Economics & Global Affairs

8 Items

Customers shop for vegetables at a supermarket in Hangzhou, China, 14 Oct. 2011. China’s inflation eased somewhat in September, but food costs, a major force behind price rises, remained stubbornly high by jumping 13.4 percent, the same as in August.

AP Photo

Policy Brief - Quarterly Journal: International Security

To Stay Ahead of China, Stay Engaged in Asia

| January 2012

"China narrowed the gap in terms of gross domestic product (GDP) and will likely overtake the United States as the world's largest economy sometime between 2015 and 2040. What matters for national power, however, is not gross wealth, but net wealth—the wealth left over after people are clothed and fed. China's 1.3 billion people produce a large volume of output, but they also consume most of it immediately, leaving little left over for national purposes."

12th Summit of the Common Market for Eastern and Southern Africa, COMESA, at the United Nations Complex in Nairobi, Kenya, May 22, 2007. Leaders of Africa's largest trade bloc discuss a timetable for creating a 20-state customs union.

AP Photo

Policy Brief - Science, Technology, and Globalization Project, Belfer Center

Africa Can Feed Itself in a Generation

| January 2011

African agriculture is at a crossroads. Persistent food shortages are now being compounded by new threats arising from climate change. But Africa also has three major opportunities that can help transform its agriculture to be a force for economic growth. First, advances in science, technology, and engineering worldwide offer Africa new tools needed to promote sustainable agriculture. Second, efforts to create regional markets will provide new incentives for agricultural production and trade. Third, a new generation of African leaders is helping the continent focus on long-term economic transformation.

Policy Brief - Harvard Project on Climate Agreements, Belfer Center

Climate Finance

    Author:
  • The Harvard Project on International Climate Agreements
| November 2009

The finance of climate mitigation and adaptation in developing countries represents a key challenge in the negotiations on a post-2012 international climate agreement. Finance mechanisms are important because stabilizing the climate will require significant emissions reductions in both the developed and the developing worlds, and therefore large-scale investments in energy infrastructure. The current state of climate finance has been criticized for its insufficient scale, relatively low share of private-sector investment, and insufficient institutional framework. This policy brief presents options for improving and expanding climate finance.

Policy Brief

Export Control Development in the United Arab Emirates: From Commitments to Compliance

The swiftness with which the United Arab Emirates (UAE) has launched its civil nuclear program presents a number of challenges for policymakers in seeking to ensure the program's safety and security. At the onset of its efforts, the UAE government consulted with a set of the world's leading nuclear suppliers to develop a framework that would help its nuclear program conform to the highest standards in terms of safety, security, and nonproliferation. The UAE drew on these consultations in making a sweeping set of international commitments in April 2008 to ensure that the sensitive nuclear materials and technologies it would acquire as part of its nuclear program would be securely controlled.1 While the UAE has been widely praised for the depth and breadth of the nonproliferation commitments it has made, it will be the UAE's efficacy at complying with them by which its success will be judged.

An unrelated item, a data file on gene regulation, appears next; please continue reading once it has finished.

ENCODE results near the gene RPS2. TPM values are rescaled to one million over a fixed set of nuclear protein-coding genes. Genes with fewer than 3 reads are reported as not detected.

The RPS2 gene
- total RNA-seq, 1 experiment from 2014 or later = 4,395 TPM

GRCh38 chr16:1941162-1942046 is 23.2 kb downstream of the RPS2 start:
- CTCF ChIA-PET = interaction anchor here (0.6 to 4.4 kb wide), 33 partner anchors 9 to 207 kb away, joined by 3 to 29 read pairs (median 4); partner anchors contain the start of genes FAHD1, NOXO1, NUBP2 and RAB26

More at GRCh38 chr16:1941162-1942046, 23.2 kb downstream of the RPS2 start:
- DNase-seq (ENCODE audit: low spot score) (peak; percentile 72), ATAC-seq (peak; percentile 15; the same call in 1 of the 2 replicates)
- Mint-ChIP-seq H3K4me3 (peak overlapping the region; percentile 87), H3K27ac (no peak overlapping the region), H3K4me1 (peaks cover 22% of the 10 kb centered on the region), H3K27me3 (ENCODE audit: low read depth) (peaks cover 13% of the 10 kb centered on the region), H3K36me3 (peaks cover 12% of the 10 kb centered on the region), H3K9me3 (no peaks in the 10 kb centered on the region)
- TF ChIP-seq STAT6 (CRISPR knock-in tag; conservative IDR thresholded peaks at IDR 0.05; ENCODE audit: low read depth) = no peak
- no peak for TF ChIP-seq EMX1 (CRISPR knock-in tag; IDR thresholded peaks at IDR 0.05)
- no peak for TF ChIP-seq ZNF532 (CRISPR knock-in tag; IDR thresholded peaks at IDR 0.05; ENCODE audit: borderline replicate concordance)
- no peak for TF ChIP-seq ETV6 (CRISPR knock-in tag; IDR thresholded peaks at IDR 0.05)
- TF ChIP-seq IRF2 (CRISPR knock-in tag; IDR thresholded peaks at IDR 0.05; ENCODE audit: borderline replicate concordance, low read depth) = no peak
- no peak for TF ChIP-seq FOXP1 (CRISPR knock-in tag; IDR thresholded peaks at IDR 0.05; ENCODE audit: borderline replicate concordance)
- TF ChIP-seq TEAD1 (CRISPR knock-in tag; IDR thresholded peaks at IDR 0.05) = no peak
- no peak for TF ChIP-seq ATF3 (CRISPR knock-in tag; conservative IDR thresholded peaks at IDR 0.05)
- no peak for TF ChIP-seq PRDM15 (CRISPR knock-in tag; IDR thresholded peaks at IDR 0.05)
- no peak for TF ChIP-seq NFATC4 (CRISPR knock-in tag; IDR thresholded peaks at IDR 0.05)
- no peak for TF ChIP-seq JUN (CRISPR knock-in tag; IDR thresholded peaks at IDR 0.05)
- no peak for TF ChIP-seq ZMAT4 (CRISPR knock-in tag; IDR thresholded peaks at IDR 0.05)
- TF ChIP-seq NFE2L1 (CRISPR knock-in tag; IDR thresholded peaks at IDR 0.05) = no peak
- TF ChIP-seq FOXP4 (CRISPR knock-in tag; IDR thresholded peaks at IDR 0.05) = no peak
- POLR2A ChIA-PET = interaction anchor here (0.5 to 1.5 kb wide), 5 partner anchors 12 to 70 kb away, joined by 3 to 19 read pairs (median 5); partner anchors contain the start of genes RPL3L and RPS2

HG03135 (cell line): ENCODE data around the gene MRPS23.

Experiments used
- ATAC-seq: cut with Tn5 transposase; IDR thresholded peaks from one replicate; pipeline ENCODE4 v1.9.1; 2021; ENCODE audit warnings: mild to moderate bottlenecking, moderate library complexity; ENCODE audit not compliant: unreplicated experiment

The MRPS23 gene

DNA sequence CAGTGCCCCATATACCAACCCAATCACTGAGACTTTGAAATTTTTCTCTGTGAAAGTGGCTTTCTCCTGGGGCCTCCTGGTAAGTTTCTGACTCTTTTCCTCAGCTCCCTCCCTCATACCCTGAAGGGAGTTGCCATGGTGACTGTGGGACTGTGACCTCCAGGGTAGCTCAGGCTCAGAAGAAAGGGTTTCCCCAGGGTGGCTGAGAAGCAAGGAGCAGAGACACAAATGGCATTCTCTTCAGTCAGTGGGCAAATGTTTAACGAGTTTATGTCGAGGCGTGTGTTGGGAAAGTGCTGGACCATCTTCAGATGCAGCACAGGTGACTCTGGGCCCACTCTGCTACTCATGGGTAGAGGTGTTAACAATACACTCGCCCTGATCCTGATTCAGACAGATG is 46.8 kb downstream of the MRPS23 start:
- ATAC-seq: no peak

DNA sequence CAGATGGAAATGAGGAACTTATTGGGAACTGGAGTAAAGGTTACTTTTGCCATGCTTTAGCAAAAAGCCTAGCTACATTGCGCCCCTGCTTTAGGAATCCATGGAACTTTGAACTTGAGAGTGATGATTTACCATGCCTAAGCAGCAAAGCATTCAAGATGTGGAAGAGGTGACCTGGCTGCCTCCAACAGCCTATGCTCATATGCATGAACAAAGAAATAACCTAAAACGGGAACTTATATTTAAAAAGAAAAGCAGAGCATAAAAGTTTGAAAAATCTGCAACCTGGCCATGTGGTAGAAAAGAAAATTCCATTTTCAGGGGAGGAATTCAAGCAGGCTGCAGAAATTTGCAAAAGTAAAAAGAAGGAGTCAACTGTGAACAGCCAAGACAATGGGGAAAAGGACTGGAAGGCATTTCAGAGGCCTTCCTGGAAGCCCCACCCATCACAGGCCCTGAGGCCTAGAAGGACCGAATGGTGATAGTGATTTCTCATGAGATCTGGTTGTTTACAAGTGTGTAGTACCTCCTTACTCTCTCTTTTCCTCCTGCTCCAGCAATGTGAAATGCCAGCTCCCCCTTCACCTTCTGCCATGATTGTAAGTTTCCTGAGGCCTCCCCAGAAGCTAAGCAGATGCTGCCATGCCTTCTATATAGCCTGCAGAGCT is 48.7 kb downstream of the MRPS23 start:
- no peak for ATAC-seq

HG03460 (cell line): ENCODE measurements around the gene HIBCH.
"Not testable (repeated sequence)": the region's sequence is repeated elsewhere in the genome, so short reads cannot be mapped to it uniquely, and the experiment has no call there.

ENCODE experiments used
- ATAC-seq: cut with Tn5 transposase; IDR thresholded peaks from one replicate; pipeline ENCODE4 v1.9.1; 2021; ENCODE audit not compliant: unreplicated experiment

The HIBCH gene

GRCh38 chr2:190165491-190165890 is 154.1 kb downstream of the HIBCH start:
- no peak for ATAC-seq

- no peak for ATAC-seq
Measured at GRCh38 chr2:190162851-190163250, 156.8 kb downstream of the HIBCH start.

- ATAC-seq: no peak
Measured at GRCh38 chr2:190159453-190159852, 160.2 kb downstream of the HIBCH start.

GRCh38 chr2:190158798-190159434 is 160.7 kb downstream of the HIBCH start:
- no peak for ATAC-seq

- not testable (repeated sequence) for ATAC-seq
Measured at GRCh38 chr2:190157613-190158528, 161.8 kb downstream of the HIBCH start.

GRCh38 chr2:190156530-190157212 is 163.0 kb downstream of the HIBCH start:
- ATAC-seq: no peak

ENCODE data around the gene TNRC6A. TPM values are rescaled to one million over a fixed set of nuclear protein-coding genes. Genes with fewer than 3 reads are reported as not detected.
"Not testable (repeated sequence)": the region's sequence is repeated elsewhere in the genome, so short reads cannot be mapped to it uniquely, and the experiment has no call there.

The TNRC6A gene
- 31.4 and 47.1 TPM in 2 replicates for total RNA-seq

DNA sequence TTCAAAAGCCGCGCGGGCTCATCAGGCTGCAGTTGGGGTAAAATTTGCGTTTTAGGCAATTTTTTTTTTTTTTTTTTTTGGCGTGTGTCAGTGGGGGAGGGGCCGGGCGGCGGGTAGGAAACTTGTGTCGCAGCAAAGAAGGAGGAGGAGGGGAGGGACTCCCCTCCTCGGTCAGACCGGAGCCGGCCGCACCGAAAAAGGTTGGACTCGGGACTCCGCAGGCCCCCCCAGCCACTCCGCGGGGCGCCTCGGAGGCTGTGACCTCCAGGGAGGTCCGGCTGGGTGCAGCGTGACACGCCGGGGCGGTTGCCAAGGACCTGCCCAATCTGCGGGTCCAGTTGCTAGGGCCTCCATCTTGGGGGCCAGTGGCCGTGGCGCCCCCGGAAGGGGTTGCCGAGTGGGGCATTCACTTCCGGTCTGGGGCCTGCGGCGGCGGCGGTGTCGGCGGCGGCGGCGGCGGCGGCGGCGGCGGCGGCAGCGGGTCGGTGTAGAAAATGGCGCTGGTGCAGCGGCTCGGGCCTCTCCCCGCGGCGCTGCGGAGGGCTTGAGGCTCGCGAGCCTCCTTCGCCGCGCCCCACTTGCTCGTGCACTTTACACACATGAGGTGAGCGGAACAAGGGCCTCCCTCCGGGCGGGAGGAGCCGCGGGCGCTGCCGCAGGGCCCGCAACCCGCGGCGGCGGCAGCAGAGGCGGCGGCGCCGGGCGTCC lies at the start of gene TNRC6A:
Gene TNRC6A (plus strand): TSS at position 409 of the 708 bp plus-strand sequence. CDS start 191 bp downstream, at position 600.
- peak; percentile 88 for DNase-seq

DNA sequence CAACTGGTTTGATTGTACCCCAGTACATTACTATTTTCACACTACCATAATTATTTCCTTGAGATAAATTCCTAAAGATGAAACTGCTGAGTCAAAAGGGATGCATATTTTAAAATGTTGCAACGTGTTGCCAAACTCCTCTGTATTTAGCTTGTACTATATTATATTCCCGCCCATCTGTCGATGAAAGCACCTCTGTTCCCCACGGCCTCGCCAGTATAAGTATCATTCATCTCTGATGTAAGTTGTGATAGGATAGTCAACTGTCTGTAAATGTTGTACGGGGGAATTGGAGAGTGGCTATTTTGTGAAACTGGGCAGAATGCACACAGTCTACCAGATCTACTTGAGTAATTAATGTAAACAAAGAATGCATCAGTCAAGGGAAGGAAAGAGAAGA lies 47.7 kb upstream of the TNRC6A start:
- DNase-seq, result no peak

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Policy Brief - Belfer Center for Science and International Affairs, Harvard Kennedy School

How Do We Know This is Not Another Great Depression? Lessons for Policymakers from the 1930s

| July 2009

The current economic crisis is fundamentally different from those we have experienced in recent past. The proximate causes of previous recessions (1980-2 and 1990-91) were increases in interest rates in response to inflation. This time around, however, low interest rates and loose monetary policy during the period 2003-2005 had contributed to a bubble in asset prices, rather than to inflation. This – coupled with an underestimation of risk in our financial system, failures of corporate governance, and excessive debt by both households and government – caused the crisis of 2007-09.

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Policy Brief - Belfer Center for Science and International Affairs, Harvard Kennedy School

Back to the drawing board – regulation and macroeconomics after the crisis

| June 2009

The financial crisis of the last two years has now led to a profound world recession. It calls not just for emergency measures but for major changes in our longer term policy. We need to go back to the drawing board not just on financial regulation but on macroeconomic policy and on macroeconomics itself.